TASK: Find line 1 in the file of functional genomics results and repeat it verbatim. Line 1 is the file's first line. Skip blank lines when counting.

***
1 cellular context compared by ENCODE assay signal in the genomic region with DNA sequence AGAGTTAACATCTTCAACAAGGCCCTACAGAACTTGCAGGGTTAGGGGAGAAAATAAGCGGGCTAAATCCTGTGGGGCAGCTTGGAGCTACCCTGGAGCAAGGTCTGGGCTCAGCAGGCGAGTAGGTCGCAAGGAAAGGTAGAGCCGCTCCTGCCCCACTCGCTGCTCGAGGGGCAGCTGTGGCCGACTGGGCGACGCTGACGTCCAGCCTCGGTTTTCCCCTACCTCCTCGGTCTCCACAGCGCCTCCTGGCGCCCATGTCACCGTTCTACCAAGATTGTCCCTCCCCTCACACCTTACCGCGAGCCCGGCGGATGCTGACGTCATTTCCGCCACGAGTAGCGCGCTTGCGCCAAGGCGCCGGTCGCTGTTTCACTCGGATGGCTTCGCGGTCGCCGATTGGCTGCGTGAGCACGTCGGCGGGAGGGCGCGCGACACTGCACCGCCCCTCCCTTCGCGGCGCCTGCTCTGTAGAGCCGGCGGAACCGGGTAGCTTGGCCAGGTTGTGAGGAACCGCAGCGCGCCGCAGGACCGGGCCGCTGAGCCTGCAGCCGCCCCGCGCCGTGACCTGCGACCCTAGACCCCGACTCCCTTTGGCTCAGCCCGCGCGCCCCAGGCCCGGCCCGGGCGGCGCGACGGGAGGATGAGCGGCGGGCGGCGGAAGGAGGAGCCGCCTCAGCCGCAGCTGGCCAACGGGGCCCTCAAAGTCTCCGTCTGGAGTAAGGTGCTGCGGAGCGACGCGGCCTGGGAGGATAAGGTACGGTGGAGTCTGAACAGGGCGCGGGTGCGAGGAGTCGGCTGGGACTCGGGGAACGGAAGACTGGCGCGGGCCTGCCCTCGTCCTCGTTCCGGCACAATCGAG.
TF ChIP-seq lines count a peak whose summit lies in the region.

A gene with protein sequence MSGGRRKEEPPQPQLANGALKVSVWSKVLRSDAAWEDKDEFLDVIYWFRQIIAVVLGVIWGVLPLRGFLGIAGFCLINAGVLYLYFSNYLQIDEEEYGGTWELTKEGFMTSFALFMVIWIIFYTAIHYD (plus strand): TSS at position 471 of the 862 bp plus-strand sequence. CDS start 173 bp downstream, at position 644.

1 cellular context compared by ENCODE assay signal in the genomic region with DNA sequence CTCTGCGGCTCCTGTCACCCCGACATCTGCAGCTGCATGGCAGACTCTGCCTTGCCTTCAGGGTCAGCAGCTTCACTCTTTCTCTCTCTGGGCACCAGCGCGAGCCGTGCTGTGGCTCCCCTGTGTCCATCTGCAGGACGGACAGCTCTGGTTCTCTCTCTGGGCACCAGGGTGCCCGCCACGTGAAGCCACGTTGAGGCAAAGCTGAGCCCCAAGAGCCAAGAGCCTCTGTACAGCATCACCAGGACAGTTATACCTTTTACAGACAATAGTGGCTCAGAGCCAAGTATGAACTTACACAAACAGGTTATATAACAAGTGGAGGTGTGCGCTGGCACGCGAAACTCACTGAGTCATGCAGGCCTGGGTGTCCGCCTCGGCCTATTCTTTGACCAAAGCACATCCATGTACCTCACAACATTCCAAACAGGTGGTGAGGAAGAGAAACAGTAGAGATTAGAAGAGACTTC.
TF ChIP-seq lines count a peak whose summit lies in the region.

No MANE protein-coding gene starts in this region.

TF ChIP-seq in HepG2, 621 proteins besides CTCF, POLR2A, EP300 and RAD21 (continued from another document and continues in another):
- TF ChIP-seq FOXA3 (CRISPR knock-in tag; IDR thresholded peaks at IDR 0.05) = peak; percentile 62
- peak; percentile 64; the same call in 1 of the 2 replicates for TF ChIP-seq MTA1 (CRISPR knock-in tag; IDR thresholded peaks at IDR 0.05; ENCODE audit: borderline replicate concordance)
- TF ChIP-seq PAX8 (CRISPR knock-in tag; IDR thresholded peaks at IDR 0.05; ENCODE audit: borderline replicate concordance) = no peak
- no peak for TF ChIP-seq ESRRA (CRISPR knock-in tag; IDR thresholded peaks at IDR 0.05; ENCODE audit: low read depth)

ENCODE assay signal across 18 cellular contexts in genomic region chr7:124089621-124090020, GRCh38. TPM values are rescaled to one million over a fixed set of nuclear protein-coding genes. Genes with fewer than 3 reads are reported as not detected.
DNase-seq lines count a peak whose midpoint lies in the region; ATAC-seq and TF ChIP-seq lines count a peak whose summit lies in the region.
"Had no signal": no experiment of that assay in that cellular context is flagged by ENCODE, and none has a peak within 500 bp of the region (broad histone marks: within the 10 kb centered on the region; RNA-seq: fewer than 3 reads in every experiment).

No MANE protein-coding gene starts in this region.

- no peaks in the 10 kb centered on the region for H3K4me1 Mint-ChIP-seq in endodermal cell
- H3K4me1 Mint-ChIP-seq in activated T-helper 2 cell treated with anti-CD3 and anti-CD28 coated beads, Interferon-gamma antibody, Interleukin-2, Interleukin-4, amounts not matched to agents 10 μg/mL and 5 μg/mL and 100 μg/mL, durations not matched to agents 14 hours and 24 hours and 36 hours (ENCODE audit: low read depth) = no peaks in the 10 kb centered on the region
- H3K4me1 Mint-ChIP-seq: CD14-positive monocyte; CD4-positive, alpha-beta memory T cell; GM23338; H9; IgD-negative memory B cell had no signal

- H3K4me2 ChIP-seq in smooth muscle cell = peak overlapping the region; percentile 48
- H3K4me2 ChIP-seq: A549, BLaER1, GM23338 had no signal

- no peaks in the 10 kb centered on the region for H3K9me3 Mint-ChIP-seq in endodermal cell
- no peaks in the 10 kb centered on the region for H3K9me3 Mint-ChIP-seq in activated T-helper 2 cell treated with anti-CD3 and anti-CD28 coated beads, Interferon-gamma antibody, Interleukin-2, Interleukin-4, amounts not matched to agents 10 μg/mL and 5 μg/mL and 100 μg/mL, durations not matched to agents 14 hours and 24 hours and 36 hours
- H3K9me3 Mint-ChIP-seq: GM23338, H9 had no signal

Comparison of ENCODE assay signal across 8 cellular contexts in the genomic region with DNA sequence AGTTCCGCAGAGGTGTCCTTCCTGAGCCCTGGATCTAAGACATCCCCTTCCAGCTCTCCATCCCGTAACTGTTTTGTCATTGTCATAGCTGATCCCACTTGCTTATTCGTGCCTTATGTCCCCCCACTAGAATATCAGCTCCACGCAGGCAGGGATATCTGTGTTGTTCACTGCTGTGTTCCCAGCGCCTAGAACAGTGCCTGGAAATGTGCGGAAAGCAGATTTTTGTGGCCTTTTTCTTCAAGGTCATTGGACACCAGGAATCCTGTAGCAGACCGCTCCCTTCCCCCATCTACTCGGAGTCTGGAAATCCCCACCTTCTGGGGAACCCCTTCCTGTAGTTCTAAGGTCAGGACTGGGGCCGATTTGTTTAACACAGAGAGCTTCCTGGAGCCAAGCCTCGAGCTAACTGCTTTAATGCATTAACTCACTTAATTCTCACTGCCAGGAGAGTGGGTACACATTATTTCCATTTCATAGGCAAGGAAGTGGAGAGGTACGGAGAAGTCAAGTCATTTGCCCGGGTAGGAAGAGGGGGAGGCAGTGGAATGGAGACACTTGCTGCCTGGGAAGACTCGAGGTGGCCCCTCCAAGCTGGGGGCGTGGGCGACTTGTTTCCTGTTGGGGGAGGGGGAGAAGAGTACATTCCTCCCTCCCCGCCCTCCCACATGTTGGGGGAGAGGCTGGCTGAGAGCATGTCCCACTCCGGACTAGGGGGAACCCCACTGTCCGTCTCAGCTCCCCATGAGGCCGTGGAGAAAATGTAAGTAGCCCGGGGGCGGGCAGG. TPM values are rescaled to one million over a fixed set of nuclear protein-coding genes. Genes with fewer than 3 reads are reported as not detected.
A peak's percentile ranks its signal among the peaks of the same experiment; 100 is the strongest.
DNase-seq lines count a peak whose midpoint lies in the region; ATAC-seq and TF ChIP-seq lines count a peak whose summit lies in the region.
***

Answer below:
1 cellular context compared by ENCODE assay signal in the genomic region with DNA sequence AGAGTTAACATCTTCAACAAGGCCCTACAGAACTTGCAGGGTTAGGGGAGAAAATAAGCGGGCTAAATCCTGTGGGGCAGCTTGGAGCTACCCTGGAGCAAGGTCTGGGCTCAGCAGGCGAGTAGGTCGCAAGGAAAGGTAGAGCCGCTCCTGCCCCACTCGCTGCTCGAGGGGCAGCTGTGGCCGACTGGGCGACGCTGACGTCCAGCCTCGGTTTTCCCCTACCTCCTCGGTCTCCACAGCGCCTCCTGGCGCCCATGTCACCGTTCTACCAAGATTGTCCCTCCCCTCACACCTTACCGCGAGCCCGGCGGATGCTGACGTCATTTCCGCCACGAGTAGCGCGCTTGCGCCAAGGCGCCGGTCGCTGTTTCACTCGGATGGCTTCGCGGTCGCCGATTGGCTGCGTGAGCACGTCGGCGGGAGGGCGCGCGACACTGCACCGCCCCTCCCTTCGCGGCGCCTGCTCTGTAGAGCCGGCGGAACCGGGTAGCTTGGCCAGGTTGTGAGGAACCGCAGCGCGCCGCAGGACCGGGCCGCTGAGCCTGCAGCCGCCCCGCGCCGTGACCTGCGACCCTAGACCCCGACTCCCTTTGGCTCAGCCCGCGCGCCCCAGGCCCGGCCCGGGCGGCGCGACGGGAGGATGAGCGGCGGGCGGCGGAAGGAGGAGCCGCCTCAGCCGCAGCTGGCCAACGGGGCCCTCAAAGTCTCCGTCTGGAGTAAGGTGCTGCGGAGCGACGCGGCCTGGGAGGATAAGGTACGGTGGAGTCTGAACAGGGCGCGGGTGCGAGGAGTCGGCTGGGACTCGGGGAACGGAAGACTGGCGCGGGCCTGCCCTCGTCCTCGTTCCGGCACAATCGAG.